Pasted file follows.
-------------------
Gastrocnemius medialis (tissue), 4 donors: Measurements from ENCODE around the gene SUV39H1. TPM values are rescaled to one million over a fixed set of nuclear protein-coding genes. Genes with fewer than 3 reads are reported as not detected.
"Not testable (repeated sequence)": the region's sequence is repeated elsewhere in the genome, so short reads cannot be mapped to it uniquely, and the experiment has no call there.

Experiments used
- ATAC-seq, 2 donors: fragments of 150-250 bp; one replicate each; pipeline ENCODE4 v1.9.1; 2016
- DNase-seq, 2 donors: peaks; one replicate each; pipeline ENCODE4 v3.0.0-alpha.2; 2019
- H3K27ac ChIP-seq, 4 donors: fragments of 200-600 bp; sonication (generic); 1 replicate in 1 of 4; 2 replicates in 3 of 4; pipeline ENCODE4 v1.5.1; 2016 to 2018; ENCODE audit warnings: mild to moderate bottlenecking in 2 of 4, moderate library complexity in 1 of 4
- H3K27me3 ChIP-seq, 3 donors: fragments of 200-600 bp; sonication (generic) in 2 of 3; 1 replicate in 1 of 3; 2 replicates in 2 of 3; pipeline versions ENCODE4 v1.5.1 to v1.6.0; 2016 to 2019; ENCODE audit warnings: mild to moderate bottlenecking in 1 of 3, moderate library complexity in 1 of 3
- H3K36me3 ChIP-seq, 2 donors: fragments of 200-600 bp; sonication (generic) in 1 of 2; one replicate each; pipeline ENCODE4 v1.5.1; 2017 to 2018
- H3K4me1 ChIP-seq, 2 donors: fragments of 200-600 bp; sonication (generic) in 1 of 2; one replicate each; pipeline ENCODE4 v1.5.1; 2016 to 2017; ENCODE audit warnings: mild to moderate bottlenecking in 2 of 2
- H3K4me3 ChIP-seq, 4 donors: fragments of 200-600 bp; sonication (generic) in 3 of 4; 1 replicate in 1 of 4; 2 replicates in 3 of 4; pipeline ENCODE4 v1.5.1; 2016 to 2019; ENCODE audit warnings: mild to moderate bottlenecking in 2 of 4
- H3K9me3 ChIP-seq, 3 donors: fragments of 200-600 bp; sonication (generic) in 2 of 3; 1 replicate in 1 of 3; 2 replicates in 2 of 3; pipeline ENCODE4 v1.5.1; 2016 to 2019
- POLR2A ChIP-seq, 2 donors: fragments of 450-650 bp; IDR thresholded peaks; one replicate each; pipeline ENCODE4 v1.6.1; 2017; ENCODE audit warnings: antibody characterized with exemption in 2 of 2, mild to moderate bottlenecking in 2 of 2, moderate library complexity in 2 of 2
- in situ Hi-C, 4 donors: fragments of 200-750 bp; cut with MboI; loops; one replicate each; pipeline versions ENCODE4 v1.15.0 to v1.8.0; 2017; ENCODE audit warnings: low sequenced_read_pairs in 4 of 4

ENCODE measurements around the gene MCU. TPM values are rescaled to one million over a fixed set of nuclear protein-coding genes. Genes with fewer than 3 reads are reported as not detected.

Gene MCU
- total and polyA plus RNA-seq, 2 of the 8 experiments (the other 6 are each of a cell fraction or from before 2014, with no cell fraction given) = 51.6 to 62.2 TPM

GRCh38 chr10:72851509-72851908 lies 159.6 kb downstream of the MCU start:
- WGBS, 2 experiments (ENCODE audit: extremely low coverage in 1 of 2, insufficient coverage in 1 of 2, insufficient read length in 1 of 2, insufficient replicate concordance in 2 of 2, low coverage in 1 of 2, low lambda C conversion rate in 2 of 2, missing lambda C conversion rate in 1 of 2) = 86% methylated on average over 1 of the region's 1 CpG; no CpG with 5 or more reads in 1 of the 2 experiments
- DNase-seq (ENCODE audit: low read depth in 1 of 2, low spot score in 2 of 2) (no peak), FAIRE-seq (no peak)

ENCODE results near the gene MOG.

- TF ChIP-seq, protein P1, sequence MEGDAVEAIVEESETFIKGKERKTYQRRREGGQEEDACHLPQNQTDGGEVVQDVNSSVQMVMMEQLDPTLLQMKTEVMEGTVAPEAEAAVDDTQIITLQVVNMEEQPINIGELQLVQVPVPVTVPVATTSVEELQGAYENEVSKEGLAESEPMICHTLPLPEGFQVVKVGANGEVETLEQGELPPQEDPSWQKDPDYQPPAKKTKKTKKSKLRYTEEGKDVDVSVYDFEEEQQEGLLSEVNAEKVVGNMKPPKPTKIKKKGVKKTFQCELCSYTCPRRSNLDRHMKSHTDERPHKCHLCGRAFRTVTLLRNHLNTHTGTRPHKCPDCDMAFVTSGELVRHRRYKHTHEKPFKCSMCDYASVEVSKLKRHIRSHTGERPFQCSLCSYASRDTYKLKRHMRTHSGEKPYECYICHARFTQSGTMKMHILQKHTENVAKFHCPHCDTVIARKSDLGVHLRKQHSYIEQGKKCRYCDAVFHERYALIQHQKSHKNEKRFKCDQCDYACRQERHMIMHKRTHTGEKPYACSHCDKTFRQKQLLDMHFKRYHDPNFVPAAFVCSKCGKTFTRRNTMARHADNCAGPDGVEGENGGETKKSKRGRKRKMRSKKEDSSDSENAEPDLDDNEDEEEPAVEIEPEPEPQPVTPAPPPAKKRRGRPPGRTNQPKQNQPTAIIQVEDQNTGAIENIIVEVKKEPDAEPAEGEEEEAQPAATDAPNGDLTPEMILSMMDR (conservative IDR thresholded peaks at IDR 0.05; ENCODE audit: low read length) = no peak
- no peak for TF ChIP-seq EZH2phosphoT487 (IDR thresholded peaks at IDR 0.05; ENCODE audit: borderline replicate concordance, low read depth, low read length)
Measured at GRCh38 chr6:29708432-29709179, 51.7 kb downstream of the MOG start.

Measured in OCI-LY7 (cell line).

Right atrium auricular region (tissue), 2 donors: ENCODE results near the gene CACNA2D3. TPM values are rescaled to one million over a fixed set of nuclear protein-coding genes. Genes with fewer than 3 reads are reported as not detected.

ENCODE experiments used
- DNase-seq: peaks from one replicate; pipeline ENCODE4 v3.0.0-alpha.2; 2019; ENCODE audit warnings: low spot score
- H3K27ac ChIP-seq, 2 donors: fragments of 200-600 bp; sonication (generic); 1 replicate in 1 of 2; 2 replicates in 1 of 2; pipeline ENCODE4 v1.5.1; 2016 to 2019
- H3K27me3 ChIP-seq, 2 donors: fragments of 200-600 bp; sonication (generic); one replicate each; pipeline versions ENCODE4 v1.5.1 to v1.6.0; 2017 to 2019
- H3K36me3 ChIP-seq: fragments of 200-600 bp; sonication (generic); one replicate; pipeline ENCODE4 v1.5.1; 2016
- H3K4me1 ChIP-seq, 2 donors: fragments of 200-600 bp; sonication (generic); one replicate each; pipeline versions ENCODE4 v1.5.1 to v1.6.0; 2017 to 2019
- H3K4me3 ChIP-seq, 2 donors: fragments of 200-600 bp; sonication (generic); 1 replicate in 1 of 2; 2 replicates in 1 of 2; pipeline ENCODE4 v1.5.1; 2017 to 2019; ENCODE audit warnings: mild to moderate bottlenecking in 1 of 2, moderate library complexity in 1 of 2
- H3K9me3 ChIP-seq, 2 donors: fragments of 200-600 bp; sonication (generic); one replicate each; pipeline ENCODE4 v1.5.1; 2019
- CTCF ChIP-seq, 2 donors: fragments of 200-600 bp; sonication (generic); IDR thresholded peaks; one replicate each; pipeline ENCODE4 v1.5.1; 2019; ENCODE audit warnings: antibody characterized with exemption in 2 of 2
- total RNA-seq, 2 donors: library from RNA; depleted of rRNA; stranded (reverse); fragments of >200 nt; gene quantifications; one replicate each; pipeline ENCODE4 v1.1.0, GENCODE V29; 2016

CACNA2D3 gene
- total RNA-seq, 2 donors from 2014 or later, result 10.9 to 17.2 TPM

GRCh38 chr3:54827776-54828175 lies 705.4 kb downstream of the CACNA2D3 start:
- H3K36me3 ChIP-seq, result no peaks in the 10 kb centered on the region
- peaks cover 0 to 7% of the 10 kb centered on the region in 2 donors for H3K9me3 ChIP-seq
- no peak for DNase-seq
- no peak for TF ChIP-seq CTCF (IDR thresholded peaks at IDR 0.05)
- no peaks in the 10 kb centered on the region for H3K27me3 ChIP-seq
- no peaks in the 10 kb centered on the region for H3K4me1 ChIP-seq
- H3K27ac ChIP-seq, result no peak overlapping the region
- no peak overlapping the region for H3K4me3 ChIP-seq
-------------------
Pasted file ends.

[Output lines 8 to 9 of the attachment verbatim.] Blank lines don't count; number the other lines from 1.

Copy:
- H3K36me3 ChIP-seq, 2 donors: fragments of 200-600 bp; sonication (generic) in 1 of 2; one replicate each; pipeline ENCODE4 v1.5.1; 2017 to 2018
- H3K4me1 ChIP-seq, 2 donors: fragments of 200-600 bp; sonication (generic) in 1 of 2; one replicate each; pipeline ENCODE4 v1.5.1; 2016 to 2017; ENCODE audit warnings: mild to moderate bottlenecking in 2 of 2